Apple, which has stumbled in its efforts to get into social media, has talked with Twitter in recent months about making a strategic investment in the microblogging site, according to people briefed on the matter.
While Apple has been hugely successful in selling smartphones and tablets, it has little traction in social networking, which has become a major engine of activity on the Web and on mobile devices. Social media is increasingly influencing how people spend their time and money — an important consideration for Apple, which also sells applications, games, music and movies.
Apple has considered an investment in the hundreds of millions of dollars, one that could value Twitter at more than US$10 billion, up from an US$8.4 billion valuation last year, these people said. They declined to be named because the discussions were private.
There is no guarantee that the two companies, which are not in negotiations at the moment, will come to an agreement, but the earlier talks are a sign that they may form a stronger partnership amid intensifying competition from the likes of Google and Facebook.
“Apple doesn’t have to own a social network,” Timothy Cook, Apple’s chief executive, said at a recent technology conference, “but does Apple need to be social? Yes.”
Twitter and Apple have already been working together. Recently, Apple has tightly sewn Twitter features into its software for phones, tablets and computers, while, behind the scenes, Twitter has put more resources into managing its relationship with Apple.
Though an investment in Twitter would not be a big financial move for Apple by any stretch — it has US$117 billion in liquid investments and it quietly agreed to buy a mobile security company for US$356 million on Friday — it would be one of Cook’s most important strategic decisions as chief executive and it would be an uncommon arrangement for Apple, which tends to buy small startups that are then absorbed into the company.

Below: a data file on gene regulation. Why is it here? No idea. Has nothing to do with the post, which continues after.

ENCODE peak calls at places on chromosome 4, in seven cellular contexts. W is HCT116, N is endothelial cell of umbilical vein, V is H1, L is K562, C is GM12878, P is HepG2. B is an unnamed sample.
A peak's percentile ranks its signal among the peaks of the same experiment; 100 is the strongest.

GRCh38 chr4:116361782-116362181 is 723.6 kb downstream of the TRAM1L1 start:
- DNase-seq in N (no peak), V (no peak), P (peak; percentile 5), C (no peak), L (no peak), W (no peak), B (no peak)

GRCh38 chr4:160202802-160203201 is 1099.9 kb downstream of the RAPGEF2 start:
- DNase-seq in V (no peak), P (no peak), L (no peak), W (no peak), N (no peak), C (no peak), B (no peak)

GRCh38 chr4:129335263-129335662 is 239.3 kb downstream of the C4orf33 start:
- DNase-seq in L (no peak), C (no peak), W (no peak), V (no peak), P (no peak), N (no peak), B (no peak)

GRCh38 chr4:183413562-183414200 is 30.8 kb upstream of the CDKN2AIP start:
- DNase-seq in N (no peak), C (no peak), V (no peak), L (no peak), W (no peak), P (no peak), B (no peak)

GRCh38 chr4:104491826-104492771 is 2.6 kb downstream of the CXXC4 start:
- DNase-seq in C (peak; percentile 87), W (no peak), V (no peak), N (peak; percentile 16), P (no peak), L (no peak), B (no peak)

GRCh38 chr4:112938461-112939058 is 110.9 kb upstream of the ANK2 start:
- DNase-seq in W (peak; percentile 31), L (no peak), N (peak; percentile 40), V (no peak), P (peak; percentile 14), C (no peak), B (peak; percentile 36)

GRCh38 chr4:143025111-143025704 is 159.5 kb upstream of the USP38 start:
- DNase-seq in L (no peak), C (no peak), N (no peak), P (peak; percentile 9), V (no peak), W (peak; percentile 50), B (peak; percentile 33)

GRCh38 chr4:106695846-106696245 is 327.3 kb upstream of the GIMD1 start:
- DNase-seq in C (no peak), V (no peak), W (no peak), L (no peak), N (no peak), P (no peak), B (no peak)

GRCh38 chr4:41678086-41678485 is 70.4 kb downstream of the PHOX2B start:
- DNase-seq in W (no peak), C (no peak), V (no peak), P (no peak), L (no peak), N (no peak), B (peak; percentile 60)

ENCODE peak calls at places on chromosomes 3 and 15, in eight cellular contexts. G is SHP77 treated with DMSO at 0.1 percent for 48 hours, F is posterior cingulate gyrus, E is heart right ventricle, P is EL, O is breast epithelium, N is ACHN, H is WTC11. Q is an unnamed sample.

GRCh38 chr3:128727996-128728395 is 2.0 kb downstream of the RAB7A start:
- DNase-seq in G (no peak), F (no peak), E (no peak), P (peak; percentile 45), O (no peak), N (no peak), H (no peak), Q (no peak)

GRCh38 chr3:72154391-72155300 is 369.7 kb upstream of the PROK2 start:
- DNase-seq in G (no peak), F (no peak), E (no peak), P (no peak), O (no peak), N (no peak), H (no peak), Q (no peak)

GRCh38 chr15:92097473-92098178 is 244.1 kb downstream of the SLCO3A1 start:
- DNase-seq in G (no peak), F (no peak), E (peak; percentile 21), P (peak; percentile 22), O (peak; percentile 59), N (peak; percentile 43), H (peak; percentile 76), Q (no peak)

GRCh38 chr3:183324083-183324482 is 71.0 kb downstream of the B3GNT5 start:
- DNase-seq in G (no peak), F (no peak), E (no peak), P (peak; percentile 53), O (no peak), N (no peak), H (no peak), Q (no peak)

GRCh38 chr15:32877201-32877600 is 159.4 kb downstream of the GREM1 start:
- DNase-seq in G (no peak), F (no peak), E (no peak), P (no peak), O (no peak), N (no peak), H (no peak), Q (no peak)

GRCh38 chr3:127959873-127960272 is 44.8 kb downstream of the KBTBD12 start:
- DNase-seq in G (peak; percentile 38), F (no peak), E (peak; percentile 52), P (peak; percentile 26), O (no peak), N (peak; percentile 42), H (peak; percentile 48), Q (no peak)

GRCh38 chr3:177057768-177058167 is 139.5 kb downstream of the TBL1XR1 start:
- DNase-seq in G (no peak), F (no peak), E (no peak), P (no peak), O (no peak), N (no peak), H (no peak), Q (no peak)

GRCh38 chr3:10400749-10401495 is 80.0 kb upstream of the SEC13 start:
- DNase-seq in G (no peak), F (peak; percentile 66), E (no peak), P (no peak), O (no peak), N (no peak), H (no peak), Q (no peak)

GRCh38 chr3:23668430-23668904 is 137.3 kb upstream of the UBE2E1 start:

However, such a deal would give Apple more access to Twitter’s deep understanding of the social Web and pave the way for closer Twitter integration into Apple’s products.
Twitter has grown quickly, amassing more than 140 million monthly active users who generate a vast stream of short messages about their lives, the news and everything else. An Apple investment would give it the glow of a close relationship with a technology icon and would instantly bolster its valuation, which, like that of other startups, has languished in the wake of Facebook’s lackluster market debut. In fact, word of the talks comes at a time when some are asking whether expectations for the potential of social media companies have gotten out of hand and shares of Facebook, Zynga and other companies have wilted.
However, Twitter does not need Apple’s cash. Earlier this year, Dick Costolo, Twitter’s chief executive, said the company had “truckloads of money in the bank.”
The truckloads, according to people familiar with the matter, add up to more than US$600 million in cash on hand. This comes from the US$1 billion in financing it has raised over the years and, more recently, from a healthy flow of advertising revenue.
Regardless, Twitter is widely expected to pursue a public offering within the next couple of years, whether or not it agrees to deals with investors like Apple.